November 16, 2017
By Matt Straw
Steadily retrieving, watching the cabbage tops slip past as we drifted, I looked for my approaching lure and there it was. Getting ripped. The monster appeared from nowhere and disappeared just as quickly.
She was the biggest pike caught that week at Makoop Lake Lodge, on the final full day of fishing last summer. And she represented final testimony to a direction in pike-fishing tactics witnessed over the past 7 or 8 years. She snarfed a #5 Mepps Double-Blade Aglia fished on medium-heavy spinning gear. Similar small bucktails and undressed spinners with #4 or #5 blades have, over that period of time, boated more and bigger pike than any other tactic (with the possible exception of a black bunny-strip fly) at Great Slave, Misaw, Wollaston, Rainy, and now Makoop.
But final verification of the trend came not from the numbers or size of pike caught, but by the lack of success for my partner at Makoop. He makes spinners for a living and fishes spinners for everything. He's probably a better spinner jockey than I am. But he failed to bring any with blades smaller than a #7. I offered him a Mepps Double-Blade Aglia every day, but — true to the tendencies of most lure makers — he wanted to catch "the big one" on one of his own creations. So he watched me catch more pike over 40 inches than anybody in camp when half of them likely could have been his.
Timing And Location
Trends involving timing, location, and isolated cover recently surfaced in the fishy mind of In-Fisherman Field Editor Gord Pyzer. "The biggest trend I've adopted lately is fishing more in the middle of summer for the biggest pike," Pyzer says. "A buddy and I went to northern Saskatchewan's Reindeer Lake during the last week of August a couple of years ago and the lodge owner couldn't believe we wanted to come at that time. But we landed the largest pike caught by any guest at the lodge all year and two or three others that would have been in the top-10. It was all based on our decision to fish later, rather than earlier in the season."
"Early spring is fine, but you can have too much of a good thing," Pyzer says. "The water looks ideal with massive fields of cabbage. But that vegetation spreads the fish out too much, forcing you to sift through many options. My friend, Dr. John Casselman, headed our Aquatic Research section here in Ontario. He wrote the book on pike/muskie behavior and calls pike 'heat seeking missiles' that search for areas where the water temperature is optimal for growth. For young pike that's 68ËšF to 72ËšF, but for older and bigger pike, it's 62ËšF to 64ËšF.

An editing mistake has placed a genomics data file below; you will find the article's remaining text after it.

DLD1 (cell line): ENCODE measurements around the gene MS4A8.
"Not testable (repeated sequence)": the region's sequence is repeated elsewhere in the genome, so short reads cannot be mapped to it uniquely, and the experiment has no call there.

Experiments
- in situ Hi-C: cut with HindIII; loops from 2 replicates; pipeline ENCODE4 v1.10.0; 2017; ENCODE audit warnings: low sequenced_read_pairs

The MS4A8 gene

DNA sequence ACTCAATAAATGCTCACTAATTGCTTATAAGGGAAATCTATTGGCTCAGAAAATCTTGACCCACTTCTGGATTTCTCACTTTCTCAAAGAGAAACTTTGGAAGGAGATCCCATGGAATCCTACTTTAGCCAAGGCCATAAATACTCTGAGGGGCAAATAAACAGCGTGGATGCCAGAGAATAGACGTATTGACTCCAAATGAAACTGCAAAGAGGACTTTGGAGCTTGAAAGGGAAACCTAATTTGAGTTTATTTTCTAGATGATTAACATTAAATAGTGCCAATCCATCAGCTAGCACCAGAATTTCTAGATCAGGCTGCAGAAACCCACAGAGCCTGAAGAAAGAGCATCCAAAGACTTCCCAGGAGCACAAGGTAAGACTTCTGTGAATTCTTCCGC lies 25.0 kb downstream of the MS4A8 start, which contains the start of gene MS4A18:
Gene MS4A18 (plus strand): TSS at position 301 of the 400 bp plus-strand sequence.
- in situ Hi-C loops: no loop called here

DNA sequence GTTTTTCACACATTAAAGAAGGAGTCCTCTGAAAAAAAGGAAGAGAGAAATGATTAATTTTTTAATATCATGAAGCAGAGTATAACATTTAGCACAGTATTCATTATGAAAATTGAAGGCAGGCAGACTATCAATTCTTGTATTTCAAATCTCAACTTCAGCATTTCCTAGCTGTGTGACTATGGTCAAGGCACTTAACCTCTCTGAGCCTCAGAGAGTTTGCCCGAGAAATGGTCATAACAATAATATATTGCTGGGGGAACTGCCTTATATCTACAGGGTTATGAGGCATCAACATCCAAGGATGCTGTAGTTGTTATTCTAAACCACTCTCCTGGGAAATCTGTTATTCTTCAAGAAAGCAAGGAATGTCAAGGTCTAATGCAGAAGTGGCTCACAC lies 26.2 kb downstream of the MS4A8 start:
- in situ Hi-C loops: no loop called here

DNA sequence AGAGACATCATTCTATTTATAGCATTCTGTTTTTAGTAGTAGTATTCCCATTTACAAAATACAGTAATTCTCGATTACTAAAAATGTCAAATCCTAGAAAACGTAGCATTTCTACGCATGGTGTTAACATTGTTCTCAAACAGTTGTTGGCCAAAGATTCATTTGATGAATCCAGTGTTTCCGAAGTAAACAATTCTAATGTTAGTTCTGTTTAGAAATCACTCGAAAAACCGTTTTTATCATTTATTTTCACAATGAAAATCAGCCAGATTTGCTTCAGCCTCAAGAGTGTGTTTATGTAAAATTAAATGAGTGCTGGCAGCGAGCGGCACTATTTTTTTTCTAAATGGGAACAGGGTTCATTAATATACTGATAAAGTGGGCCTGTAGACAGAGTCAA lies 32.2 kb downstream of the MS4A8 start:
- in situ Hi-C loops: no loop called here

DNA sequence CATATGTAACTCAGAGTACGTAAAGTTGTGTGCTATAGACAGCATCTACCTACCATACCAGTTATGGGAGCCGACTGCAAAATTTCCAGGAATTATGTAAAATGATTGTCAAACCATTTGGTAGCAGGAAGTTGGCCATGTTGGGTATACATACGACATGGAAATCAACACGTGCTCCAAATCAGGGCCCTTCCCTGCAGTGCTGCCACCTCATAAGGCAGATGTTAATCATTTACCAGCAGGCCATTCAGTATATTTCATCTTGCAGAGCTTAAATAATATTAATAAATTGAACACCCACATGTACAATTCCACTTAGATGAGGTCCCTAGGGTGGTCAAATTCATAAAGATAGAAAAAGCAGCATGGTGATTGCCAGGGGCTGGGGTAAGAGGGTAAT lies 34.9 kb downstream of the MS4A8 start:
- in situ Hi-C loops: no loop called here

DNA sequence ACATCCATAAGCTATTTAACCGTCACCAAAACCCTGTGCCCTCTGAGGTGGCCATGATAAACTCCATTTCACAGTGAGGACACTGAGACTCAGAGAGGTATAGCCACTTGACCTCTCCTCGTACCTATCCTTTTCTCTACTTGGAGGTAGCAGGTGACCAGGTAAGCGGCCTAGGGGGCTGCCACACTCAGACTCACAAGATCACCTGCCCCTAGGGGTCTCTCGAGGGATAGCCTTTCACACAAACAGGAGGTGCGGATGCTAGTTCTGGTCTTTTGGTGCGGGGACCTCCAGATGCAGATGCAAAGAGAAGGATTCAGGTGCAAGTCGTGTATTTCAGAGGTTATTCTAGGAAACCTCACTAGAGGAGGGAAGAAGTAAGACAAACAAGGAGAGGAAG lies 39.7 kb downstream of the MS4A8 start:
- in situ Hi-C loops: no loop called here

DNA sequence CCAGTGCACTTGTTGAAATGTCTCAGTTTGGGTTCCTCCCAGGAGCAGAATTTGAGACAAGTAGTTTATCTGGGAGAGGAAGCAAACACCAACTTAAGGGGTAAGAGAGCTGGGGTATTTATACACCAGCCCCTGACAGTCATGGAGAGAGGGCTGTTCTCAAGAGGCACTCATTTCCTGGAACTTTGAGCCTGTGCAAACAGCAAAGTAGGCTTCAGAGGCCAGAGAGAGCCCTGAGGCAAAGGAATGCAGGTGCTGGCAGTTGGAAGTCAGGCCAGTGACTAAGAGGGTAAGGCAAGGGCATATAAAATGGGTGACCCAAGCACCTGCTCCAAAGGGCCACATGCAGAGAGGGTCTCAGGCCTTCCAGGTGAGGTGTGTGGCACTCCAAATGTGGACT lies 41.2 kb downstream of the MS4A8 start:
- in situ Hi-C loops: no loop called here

"So big and little pike segregate in summer. When we fished Reindeer, we couldn't get the guide to stop taking us to the shallow weedy bays that were loaded with 'nice' 15- to 18-pound pike — the kind of spots everyone picks. Finally, I told our guide to humor me and take us to the deepest, most isolated cabbage patches facing the main basin that he knew about.
"Buddy Mark caught the biggest pike of the year on his first cast to the spot. The rest of the time we enjoyed the best day of pike fishing I've experienced. We were using silver-gold Williams C90 HN Whitefish spoons, dressed with a white, 6-inch, curlytail grub. We guessed the lures looked like ciscoes coming in from the main lake. The cabbage patch we were fishing consisted of maybe 50 lush, scattered stalks of cabbage covering an area smaller than our boat.
"We landed seven trophies of a lifetime in less than 30 minutes, from that spot," Pyzer adds. "The plants were growing in deeper, cooler water, at the mouth of a shallow bay that faced the main lake. Give me the heat of summer for trophy pike any day."
In-Fisherman Field Editor Cory Schmidt looks for open-water pike in the pressured lower 48. "In mesotrophic lakes in the Upper Midwest, pelagic pike remain underfished," Schmidt says. "You can troll and mark hooks in deep water and drop lures vertically in any lake where you mark suspended baitfish. It might be ciscoes in deeper basins, 70 feet and deeper, from May through early October. Or it could be sunfish in shallower lakes with basins less than 40 feet deep. This becomes almost the only viable pattern for big fish in summer because so many of these shallow lakes become overrun with milfoil, coontail, and pondweeds. You can fish edges for small fish, but if you move out into the basin and troll 5- to 8-inch minnowbaits, you often score 5- to 10-pounders or even bigger fish, while the weededges hold only hammer handles."